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familylawexpert
familylawexpert, Family Solicitor
Category: Family Law
Satisfied Customers: 311
Experience:  Substantial experience (14yrs +) in divorce, financial cases, cohabitation, pre-nuptial agreements and civil partnerships.
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My cousin died this year. He was divorced from his wife.

Resolved Question:

My cousin died this year. He was divorced from his wife. Both his parents are dead and he has no children. My mum is his next of kin. His ex-wife has been advised by a solicitor that her brother and her mum (of whom she has power of attorney) are the sole beneficiaries. He had not made a new will since the one he made when they were married.
Submitted: 3 years ago.
Category: Family Law
Expert:  familylawexpert replied 3 years ago.
Hello,

My name is Mac. I can help you with your question. First I need a bit more information:


- Can you just clarify for me whether you are saying above the ex-wife is the beneficiary (in the 'already tried' section), or the ex-wife's brother and mother (in the main section)?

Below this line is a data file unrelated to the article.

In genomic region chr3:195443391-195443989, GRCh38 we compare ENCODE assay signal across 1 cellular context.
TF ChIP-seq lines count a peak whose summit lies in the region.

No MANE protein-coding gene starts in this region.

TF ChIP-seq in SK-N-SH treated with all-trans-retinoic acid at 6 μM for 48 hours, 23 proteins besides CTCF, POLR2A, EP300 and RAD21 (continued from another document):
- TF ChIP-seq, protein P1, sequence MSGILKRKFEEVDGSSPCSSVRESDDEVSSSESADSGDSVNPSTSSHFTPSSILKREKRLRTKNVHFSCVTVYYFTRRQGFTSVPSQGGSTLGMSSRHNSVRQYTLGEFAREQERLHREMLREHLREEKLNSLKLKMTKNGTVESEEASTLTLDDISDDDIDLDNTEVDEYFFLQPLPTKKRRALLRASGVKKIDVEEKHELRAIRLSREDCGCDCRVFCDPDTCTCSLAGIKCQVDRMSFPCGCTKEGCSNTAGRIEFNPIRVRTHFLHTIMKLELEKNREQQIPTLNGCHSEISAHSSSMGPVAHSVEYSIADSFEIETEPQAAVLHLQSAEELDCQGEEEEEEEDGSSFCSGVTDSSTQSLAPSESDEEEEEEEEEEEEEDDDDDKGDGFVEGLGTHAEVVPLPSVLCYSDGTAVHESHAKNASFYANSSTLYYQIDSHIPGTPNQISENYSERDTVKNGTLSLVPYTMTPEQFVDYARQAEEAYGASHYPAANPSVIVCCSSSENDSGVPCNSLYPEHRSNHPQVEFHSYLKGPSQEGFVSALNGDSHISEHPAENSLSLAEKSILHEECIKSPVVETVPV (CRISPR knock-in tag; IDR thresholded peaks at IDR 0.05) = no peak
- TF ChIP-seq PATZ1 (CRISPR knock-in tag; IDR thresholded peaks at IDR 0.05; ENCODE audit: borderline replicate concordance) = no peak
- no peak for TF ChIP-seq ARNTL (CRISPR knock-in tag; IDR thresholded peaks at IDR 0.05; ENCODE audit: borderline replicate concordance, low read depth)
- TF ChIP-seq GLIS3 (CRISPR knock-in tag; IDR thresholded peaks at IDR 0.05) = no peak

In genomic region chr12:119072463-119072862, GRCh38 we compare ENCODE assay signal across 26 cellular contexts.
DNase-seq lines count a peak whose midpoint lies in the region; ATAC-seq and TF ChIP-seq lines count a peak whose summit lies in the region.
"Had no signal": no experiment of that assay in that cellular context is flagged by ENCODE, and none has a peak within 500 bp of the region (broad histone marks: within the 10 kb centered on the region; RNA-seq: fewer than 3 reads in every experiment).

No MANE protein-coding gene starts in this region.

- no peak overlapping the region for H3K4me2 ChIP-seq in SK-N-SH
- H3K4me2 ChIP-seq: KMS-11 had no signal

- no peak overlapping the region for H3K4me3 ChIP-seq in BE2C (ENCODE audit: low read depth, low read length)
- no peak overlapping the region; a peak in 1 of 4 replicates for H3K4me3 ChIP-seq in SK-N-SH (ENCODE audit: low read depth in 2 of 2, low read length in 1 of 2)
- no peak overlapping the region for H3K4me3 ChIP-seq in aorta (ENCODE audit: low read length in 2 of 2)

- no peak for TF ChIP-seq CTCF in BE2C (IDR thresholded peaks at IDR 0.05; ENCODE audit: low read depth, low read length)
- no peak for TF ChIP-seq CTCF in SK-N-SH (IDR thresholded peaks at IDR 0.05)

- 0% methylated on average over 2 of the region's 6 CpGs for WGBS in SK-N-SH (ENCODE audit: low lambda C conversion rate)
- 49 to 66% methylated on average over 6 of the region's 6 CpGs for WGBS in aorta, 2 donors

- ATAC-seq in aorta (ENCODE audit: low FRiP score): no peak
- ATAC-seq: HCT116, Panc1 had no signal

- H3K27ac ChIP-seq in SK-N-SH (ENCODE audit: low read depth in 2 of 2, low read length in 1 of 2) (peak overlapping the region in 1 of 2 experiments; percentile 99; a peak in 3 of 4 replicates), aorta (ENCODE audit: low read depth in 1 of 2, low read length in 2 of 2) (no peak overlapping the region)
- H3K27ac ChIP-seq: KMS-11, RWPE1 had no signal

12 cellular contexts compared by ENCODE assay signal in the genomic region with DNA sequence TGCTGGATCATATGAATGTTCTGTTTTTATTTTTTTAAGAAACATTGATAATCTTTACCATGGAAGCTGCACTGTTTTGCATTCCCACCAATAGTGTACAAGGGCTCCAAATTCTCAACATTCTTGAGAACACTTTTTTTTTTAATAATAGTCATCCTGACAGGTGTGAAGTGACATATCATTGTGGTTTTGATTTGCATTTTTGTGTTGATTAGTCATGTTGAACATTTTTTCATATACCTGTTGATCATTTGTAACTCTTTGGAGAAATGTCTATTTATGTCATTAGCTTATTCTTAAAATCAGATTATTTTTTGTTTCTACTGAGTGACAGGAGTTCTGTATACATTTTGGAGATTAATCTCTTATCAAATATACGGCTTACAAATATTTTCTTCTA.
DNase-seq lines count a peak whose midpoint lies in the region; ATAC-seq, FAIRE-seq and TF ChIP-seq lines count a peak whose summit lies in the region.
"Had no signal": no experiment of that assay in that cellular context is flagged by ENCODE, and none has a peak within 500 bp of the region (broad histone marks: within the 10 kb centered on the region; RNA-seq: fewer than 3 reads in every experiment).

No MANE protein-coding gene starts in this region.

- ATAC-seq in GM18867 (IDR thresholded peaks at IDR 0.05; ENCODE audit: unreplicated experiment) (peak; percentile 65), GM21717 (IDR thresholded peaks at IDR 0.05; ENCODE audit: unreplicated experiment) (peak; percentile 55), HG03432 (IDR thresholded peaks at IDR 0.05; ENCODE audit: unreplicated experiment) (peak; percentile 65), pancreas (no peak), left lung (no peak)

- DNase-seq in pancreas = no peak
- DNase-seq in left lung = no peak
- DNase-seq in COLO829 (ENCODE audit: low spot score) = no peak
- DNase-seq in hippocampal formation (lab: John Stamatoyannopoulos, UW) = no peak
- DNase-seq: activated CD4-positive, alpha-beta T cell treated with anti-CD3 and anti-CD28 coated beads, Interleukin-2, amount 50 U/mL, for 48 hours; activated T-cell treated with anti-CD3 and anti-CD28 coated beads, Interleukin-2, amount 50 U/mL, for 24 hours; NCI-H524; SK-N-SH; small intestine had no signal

- Has your mother asked to see a copy of the will?

Regards,
Mac.
Customer: replied 3 years ago.

The ex-wife is not the beneficiary. Her brother and her mother (of whom the ex-wife has POA) are deemed to be the beneficiaries. My mother hasn't asked to see a copy of the will.

Expert:  familylawexpert replied 3 years ago.

If a person has a will that includes provision for their wife, and that couple then get divorced, the wife is treated for the purposes of the will as having died on the date of the grant of divorce. The will is not invalidated, but just read as though the wife is dead.

What then happens to the bequests to the wife will depend upon how the will is drafted.

Your mother should ask to see a copy of the will. Given that she was first contacted by the solicitor, and initially given to believe that she was a beneficiary, I would expect the solicitor to be ccoperative. In any event, upon grant of probate (which is needed before the estate can be distributed), the will becomes a public document, so the solicitor may as well let your mother see a copy then. Once she (and you, if you are helping her) can read the will, you will be in a much better position to decide whether you accept what the solicitor is saying - or to take specific advice upon it.

Ultimately, if your mother disagrees with the solicitor's intended action, then she can challenge it with the Court's help.

I hope that is helpful. It is difficult to be more specific without knowing the relevant wording of the will. If you would like me to clarify anything, please ask. If not, I would be grateful if you could rate my answer.

Regards,
Mac.
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